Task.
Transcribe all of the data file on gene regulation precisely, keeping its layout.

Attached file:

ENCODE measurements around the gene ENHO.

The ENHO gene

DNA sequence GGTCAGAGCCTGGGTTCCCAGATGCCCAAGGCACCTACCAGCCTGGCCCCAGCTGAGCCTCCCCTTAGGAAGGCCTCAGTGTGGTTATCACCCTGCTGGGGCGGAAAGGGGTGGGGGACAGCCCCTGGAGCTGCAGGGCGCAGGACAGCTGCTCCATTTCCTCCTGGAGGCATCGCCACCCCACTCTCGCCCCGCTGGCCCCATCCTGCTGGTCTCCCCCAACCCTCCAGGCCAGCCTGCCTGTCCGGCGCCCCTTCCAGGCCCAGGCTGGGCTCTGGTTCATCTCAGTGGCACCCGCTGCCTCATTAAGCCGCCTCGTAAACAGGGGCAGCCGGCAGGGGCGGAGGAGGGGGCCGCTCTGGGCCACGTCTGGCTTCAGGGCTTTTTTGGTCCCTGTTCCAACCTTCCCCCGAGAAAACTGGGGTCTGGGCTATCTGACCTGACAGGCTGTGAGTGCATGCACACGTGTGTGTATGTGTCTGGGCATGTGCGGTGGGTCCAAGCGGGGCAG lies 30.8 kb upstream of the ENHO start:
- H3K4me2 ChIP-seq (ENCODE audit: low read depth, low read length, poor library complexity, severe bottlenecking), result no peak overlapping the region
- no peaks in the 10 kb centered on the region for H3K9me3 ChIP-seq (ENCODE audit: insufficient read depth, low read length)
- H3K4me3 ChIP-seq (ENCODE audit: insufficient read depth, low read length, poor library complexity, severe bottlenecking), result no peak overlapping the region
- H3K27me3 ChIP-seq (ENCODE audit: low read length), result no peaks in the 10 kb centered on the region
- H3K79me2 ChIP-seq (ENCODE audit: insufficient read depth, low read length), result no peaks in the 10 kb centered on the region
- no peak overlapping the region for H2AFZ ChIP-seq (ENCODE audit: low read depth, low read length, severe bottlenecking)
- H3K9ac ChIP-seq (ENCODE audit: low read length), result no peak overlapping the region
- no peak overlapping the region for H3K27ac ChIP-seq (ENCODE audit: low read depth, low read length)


ENCODE measurements around the gene ENHO.

The ENHO gene

DNA sequence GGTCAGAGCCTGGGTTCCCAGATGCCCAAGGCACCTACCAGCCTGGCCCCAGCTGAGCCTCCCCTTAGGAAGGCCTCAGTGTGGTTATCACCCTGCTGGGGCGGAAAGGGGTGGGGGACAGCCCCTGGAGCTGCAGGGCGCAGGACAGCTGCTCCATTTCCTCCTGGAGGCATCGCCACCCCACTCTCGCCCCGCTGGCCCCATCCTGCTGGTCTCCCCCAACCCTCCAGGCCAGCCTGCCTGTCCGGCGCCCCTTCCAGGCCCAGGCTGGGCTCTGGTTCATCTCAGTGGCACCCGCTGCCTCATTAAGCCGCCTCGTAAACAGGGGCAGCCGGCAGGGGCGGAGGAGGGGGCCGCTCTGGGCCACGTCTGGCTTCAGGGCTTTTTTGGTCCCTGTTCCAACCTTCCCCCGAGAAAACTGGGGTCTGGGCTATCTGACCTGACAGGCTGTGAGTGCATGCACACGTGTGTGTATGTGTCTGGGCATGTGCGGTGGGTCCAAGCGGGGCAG lies 30.8 kb upstream of the ENHO start:
- H3K4me2 ChIP-seq (ENCODE audit: low read depth, low read length, poor library complexity, severe bottlenecking), result no peak overlapping the region
- no peaks in the 10 kb centered on the region for H3K9me3 ChIP-seq (ENCODE audit: insufficient read depth, low read length)
- H3K4me3 ChIP-seq (ENCODE audit: insufficient read depth, low read length, poor library complexity, severe bottlenecking), result no peak overlapping the region
- H3K27me3 ChIP-seq (ENCODE audit: low read length), result no peaks in the 10 kb centered on the region
- H3K79me2 ChIP-seq (ENCODE audit: insufficient read depth, low read length), result no peaks in the 10 kb centered on the region
- no peak overlapping the region for H2AFZ ChIP-seq (ENCODE audit: low read depth, low read length, severe bottlenecking)
- H3K9ac ChIP-seq (ENCODE audit: low read length), result no peak overlapping the region
- no peak overlapping the region for H3K27ac ChIP-seq (ENCODE audit: low read depth, low read length)